It was late when we got back to Knoxville. We dropped by Gregory’s for dinner. We sat at a table that was very close to the entrance to ladies room. I pointed to it and asked Kate if she might like to use it before we ate. She did. While she was gone, I pulled out my phone and was looking at some Facebook posts. When Kate didn’t return in what I thought was a reasonable period of time, I got up and looked around the room and then went into an adjoining room where the bar is located. I didn’t see her and went back to the table. In a few minutes, our waiter came to me and asked if I was waiting for my wife. I told him I was. Then he told me that she was sitting at another table in a section on the other side of the bar. I went around and got her. She was drinking a glass of water that a waiter had brought her.

Kate wasn’t fazed in any way by the experience. She was just as she has been in every experience in which I have lost her. She goes to some location and waits for me to find her. As I escorted her back to our table, she said she wasn’t worried at all (and seemed not to be). I told her she had done the right thing to wait for me to find her and that I will always find her. She said, “I know you will.”

As we got in the car, Kate had to spit and when she did it went on the dashboard. This is not something she would ever have done in the past but is becoming more frequent.

Good Visit with the Greeleys

Yesterday we went to Nashville for a visit with Greeleys. We arrived around 11:30. Jan prepared lunch for us followed a little later by Ben and Jerry’s ice cream. We had a great afternoon of conversation on many topics. It was refreshing that no mention was made of our current president who dominates the news these days.

As I probably have mentioned, Kate’s relationship with Scott extends back to the cradle. In fact, their mothers were good friends and pregnant at the same time. Although they didn’t live in the same town while growing up, their families maintained periodic contact during that time. As I understand it, the parents always thought it would be nice if the two of them became a couple. It just never happened.

Scott has, however, remained a very special friend to her. We have always had good visits with Greeleys. With this background in mind, I was eager for another visit. I was not disappointed. As it turned out, this was not just a good visit with them but another in a succession of good visits with friends in the past two weeks. Each of the couples with whom we visited are among our regular friends with whom we had had visits over a long period of time. It is a bit unusual, however, for us to visit so many of them in such a concentrated period of time. This was deliberate on my part. As I have noticed Kate’s transition to a time when her memory is even weaker than now, I have wanted to maximize her contact with our closest friends.

We went to dinner at Olive Garden before coming home. The Greeleys got to be a part of our lives at the end of the meal. Kate went to the restroom before we hit the road. I got up and went far enough with her that she could see the restroom door. Then I stood up beside our booth which enabled me to see Kate when she came out. Jan and Scott both got up and stood with me. As we chatted, we were facing the door to the restroom. It took a while for Kate to come out. Jan asked if she should go and check on her. I told her that Kate often takes a while and even mentioned waiting as long as twenty minutes for her to come out of the restroom on another occasion. We waited a little longer, and I conceded to Jan’s interest in checking on her. Jan came back and indicated that Kate wasn’t there. When she said that, I assumed she would be at the front of the restaurant waiting for us. The three of us headed there where we saw her seated at the bar drinking a glass of water. When she saw me, she calmly said, “I’m glad to see you.” I said, “I’m sorry. I let you slip by me.” That was all that was said. She got up from her chair. We walked over to the Greeleys and walked to the car. It was a good illustration of just how easily I can lose her. In this instance, we were in a place where we were not likely to experience any serious consequences; however, it reinforces my concern about traveling with her. On our previous trip to Lubbock, I got the locations of all of their family restrooms in the Atlanta airport so that we could use them on a future trip.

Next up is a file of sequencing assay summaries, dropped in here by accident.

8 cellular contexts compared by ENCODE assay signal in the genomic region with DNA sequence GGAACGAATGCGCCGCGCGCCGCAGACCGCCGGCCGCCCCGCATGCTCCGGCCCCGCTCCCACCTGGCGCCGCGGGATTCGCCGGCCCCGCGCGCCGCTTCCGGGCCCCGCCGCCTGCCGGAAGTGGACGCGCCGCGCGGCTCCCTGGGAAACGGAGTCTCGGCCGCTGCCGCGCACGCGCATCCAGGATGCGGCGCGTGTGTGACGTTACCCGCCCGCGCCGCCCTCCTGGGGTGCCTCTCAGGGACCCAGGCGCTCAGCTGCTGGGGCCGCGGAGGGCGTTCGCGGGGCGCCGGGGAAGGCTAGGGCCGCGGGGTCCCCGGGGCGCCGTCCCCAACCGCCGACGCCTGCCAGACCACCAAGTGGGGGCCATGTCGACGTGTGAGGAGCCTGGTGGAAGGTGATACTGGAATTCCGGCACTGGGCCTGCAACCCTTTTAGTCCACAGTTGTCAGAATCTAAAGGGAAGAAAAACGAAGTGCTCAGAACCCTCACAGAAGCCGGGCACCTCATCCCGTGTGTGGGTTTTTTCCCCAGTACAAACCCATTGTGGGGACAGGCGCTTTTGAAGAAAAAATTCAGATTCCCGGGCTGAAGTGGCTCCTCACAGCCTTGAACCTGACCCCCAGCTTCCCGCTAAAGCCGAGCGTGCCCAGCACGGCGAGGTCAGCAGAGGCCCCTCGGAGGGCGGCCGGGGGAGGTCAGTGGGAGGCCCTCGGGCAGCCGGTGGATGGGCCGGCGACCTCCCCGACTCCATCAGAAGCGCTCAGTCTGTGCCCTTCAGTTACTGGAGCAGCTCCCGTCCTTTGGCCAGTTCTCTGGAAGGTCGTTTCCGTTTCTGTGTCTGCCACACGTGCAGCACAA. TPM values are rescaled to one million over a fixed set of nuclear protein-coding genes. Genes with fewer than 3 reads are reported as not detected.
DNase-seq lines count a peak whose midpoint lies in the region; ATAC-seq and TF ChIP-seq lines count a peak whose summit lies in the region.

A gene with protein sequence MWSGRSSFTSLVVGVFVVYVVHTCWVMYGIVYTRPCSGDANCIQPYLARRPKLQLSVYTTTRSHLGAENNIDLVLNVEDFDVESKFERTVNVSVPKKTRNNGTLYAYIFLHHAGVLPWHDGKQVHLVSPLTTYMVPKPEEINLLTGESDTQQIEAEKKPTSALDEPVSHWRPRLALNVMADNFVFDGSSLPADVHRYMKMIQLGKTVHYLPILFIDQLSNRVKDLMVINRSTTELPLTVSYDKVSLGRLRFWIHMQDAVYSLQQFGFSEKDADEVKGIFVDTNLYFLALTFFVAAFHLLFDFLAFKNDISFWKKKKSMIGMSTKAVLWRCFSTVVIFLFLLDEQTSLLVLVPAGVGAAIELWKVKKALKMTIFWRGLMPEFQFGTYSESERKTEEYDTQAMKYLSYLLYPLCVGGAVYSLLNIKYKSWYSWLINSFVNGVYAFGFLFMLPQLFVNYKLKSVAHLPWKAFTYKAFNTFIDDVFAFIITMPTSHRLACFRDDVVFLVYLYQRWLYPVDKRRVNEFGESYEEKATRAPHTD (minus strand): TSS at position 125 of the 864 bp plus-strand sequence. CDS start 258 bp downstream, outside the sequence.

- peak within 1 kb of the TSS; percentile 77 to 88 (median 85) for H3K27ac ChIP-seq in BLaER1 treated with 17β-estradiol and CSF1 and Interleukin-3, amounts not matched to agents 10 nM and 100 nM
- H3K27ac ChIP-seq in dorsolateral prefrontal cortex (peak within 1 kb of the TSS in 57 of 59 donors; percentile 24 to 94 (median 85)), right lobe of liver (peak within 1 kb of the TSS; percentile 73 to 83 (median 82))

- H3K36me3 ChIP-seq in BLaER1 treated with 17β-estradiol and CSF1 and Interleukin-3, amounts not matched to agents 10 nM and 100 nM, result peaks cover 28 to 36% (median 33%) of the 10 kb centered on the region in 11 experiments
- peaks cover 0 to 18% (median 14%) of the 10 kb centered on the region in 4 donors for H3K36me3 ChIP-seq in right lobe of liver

One week from today, we fly to Buffalo for our annual visit to Chautauqua, and no doubt our last. I will be especially attentive to how things go on the trip, both the travel portion and the time at Chautauqua. This will be especially influential in my plans for a trip to Fort Worth in mid-October. At the moment, I am doubtful that we will make it. I will make a concerted effort to do so as this would be Kate’s last trip home. In addition, it will be special because or grandson, Brian, will be a freshman at TCU this year. His family plans to come over from Lubbock. Kate’s brother and his wife also plan to come from San Angelo. It will be a special family time.